Scandinavian e-scooter firm VOI has met with UK transport policy makers in its bid to bring the trend to UK roads.
The firm, which bills itself as Europe’s fastest growing micro-mobility company, has achieved 5 million rides in ten months.
Since its launch in Stockholm last year, VOI now operates in 11 countries and has its e-scooters in 25 cities including Paris, Madrid, Berlin, Oslo, Helsinki, Lisbon and Copenhagen.
The rapid expansion of the company, which now has 400 employees, comes at a time when electric scooters have seen a swell in popularity across America and Europe.
The firm has achieved profitability in key cities, including Oslo and Stockholm, but the vehicles remains illegal in the UK.
Unlike rental bikes, e-scooters are classified in the same category as mopeds in the eyes of UK law and can only be used on private land without a licence.
As a result, VOI said it has met UK transport policy makers to discuss how the company could work with them to complement existing public transport options and bike-sharing schemes, as the Department for Transport conducts a wide-ranging review of urban mobility, which could lead to the vehicles being permitted on on UK roads.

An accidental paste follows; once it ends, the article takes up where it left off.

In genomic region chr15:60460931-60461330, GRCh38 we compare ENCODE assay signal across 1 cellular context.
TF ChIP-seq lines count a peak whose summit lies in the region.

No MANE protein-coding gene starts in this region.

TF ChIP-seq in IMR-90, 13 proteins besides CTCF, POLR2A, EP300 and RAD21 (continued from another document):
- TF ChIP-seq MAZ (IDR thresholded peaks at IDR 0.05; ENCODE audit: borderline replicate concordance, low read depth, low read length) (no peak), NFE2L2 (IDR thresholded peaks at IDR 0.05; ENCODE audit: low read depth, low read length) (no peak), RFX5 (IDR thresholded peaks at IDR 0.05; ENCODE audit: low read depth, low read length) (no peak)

“Reaching 5 million rides in such a short time shows the appetite there is for a new way to move around cities,” said Fredrik Hjelm, co-founder and CEO.
“Increasingly we will see cities choose either to put out a tender for an e-scooter operator or to opt for limited licensing for a small number of operators.
“Cities will want to see evidence that companies have sufficient capital and a local team, as well as a service that can be easily integrated with existing bike schemes and public transport.
“Those companies that want to win tenders will need to work with low speed zones, geofencing and show evidence that they do everything possible to clean up after themselves and reduce their environmental impact.”
The use of VOI scooters across the continent has accelerated sharply this summer as the company continues to launch in new locations, including Germany where e-scooters were recently legalised.
After six months, VOI had achieved 1 million rides, with the 2 million mark being passed six weeks later. It then took just four weeks to reach 4 million rides and 5 million followed a few weeks after that.
In March, the electric scooter firm raised £22.6m for European expansion and further research to fend off growing competition.
Athlete Usain Bolt, who recently launched his own brand of Bolt Mobility scooters in the UK despite the restrictions, has said the company is ‘working on’ getting the vehicles legalised.